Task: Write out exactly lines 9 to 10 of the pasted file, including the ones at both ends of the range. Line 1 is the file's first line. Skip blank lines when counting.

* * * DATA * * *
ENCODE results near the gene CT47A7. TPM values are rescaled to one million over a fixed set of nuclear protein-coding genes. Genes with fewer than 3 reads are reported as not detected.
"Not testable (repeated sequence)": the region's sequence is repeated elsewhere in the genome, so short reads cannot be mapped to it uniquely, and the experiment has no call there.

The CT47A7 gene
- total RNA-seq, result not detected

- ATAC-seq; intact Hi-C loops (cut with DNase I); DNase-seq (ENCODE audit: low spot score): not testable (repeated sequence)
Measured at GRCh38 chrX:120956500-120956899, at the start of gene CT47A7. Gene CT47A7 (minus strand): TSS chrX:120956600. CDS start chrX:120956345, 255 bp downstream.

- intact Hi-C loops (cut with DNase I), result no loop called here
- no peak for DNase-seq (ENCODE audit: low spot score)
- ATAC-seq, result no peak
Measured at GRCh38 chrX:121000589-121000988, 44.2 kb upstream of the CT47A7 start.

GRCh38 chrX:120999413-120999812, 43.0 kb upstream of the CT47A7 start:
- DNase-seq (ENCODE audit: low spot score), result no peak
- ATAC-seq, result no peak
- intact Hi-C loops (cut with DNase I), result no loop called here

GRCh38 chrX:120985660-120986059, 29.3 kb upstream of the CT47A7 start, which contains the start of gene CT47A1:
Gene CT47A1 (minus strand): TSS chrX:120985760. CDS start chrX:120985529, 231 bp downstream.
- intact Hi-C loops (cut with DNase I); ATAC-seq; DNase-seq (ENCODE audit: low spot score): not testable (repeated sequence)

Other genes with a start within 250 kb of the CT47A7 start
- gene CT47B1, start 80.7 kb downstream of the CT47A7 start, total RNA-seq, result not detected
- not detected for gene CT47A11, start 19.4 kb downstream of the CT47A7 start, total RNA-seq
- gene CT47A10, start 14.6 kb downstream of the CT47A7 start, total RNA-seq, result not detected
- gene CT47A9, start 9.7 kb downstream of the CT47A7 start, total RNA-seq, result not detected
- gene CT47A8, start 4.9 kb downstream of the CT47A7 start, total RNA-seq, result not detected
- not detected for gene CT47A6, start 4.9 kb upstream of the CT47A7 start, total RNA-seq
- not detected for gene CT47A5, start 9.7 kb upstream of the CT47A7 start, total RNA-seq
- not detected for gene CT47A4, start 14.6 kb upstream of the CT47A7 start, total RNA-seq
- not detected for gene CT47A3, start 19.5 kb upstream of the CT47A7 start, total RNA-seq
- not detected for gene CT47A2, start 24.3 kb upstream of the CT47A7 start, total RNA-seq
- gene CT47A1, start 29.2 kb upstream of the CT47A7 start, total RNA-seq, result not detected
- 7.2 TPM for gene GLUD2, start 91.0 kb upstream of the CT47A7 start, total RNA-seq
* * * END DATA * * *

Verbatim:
- ATAC-seq, result no peak
Measured at GRCh38 chrX:121000589-121000988, 44.2 kb upstream of the CT47A7 start.